In [60], Professor Lamport talked about the problems that he knows with liveness. One problem is that “more than 90% (probably more than 95%) of the errors in real systems are violations of safety properties.” The CTL formula AF is usually employed to describe a safety property in practical model checking. Our new method can check AF via DNA molecules, as illustrated in Algorithm 1. Therefore, the core of CTL in this paper is useful in practice of computing.

Previous research has demonstrated that the DNA model checking technique using sticker automata can be implemented in molecular biology [55], if the number of the nodes of FSA of a logical formula is not greater than 7 and the number of the edges of FSA of the logical formula is not greater than 42. It is obvious that the new method aims to deal with CTL/ITL/PTL formulas using sticker automata. Thus, our molecular biology technique mentioned above indicates that not only all of the basic formulas but also some popular CTL/ITL/PTL formulas in practice can be dealt with, by extending the new method, which is similar to the case of LTL in [55]. In addition, the methods based on sticker automata can deal with the complete decidable sets of temporal logic using some extended DNA encoding, in theoretical computing [55]. The details of these extensions are omitted from the paper due to the scope of this paper and the limitation of space.

5. Conclusions

Early studies on DNA computing focused on nonautonomous models and algorithms. The DNA computing techniques have been optimized with self-assembly in recent years. This paper has presented a novel DNA computing method using sticker automata for model checking temporal logic formulas. Particularly, our newly developed algorithms are based on the self-assembly of sticker automata.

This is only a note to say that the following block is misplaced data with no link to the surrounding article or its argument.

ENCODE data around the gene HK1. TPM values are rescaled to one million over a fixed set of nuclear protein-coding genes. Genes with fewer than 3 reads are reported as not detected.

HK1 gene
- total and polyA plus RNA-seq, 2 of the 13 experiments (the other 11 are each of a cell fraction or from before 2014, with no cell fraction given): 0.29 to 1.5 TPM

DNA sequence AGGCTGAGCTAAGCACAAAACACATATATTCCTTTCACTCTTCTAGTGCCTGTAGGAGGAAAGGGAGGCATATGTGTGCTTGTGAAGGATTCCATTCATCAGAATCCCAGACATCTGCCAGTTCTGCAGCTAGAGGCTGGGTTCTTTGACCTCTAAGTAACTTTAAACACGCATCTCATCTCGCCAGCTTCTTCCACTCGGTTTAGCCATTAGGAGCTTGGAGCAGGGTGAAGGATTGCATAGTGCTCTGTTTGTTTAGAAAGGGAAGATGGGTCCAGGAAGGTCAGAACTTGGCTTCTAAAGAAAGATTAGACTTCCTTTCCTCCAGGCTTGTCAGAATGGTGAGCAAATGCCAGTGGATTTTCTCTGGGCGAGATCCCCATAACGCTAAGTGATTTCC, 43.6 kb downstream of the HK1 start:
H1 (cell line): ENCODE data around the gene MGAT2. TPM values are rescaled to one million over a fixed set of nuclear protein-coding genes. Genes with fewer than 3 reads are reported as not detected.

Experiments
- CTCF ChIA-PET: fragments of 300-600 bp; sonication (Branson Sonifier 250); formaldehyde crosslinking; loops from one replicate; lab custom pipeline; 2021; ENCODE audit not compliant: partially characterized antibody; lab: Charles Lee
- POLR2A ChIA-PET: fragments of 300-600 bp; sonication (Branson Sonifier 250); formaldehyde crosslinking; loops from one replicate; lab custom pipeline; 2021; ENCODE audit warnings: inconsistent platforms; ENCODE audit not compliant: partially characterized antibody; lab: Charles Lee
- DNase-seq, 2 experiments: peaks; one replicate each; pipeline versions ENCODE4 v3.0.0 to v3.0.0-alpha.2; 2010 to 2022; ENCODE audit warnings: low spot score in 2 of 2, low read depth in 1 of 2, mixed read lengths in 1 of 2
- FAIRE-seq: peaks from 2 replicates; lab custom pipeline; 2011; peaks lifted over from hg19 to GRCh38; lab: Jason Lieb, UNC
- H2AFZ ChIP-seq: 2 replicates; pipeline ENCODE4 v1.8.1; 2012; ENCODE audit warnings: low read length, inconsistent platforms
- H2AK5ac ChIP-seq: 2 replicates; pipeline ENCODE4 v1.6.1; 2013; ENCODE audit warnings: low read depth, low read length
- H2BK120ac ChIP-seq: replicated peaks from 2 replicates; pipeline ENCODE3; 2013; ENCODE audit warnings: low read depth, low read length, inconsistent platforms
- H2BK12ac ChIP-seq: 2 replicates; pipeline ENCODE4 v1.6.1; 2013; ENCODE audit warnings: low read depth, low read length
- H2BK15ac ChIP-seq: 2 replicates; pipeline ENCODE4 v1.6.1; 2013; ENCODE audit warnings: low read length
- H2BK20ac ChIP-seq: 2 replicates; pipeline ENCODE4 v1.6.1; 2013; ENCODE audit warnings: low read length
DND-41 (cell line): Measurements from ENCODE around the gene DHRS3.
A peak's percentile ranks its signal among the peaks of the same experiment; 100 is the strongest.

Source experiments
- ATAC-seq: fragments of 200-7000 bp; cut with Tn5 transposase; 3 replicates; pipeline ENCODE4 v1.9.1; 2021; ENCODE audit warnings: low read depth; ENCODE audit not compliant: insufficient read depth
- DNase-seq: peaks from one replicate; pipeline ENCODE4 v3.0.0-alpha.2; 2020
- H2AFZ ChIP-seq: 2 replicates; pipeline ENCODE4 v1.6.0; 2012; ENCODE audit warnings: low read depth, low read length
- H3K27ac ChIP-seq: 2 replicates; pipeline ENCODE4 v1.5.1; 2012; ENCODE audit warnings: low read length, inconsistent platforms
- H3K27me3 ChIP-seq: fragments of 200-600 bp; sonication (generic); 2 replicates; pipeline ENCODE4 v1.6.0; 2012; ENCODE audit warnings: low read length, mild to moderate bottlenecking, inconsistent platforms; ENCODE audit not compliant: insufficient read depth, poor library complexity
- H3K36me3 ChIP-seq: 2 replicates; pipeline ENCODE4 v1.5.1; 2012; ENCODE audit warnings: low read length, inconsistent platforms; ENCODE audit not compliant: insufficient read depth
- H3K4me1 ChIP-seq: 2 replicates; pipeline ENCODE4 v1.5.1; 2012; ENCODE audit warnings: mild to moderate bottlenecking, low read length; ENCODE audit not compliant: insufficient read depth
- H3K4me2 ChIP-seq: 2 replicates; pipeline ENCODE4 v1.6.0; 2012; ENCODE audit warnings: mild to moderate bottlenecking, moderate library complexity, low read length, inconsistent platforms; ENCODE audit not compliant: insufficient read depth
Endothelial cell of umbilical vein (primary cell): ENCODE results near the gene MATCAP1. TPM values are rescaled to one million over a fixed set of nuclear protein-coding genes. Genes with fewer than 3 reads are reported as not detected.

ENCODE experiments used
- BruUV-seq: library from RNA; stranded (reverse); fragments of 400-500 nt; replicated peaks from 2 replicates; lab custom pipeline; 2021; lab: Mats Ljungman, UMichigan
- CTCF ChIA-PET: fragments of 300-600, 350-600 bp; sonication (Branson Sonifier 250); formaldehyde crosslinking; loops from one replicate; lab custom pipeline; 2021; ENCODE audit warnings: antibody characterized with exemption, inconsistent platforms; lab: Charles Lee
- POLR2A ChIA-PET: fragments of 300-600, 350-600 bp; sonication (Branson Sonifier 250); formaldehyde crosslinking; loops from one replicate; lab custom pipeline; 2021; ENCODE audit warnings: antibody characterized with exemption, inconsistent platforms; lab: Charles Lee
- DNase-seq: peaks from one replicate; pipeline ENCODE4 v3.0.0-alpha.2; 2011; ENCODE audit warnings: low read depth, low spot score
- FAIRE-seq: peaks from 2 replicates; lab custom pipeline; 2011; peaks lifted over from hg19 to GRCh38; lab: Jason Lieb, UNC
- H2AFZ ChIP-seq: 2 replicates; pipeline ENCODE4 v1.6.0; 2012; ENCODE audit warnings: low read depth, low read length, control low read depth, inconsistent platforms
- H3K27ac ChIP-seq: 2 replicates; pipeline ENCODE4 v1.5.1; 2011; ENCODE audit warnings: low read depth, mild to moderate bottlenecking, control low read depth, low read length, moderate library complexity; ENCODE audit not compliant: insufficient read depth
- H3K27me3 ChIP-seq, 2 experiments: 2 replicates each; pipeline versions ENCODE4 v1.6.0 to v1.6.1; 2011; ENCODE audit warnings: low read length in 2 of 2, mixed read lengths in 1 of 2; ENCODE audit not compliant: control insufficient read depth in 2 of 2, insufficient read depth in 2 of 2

The state of the art of the universal DNA computer is encouraging [15, 30], and it is in a great need for new components to enhance the theoretical architecture of DNA computing, especially for the temporal logic model checking, which is a complex computational problem. The new algorithms have been implemented and model checking was conducted via DNA molecules for the basic formulas of CTL, ITL, and PTL. The model checking technique based on molecular computation has its intrinsic advantages of parallel computing, compared with the classical model checking methods. The new DNA computing approach based on sticker automata will develop a molecular solution and expand the previous DNA computational problem library.

There are several directions that can be further explored based on the new method described in this paper. One area is to apply the cellular model checking technique for genomic research. For example, it can be used to study DNA repairing and mismatching during cell division, which was believed to be associated with cancer occurrence [56]. In order to improve the ability of discovery and repair of abnormal genes not only at the structural level but also at the functional level, it is necessary to study the temporal and spatial expression of genes. Some previous research has employed the cellular computation technique to provide an autonomous intelligent method for the molecular diagnosis and treatment of some human diseases which are caused by genetic mutation [56]. However, the new method can deal with more temporal relationships. Therefore, one of the future works of our study is to incorporate our new DNA computing approach for model checking temporal logic into the artificial controlled gene repair techniques. This will develop a molecular means for the early detection, diagnosis, and treatment of cancer. It will impact the prognosis and the survival rate of cancer patients.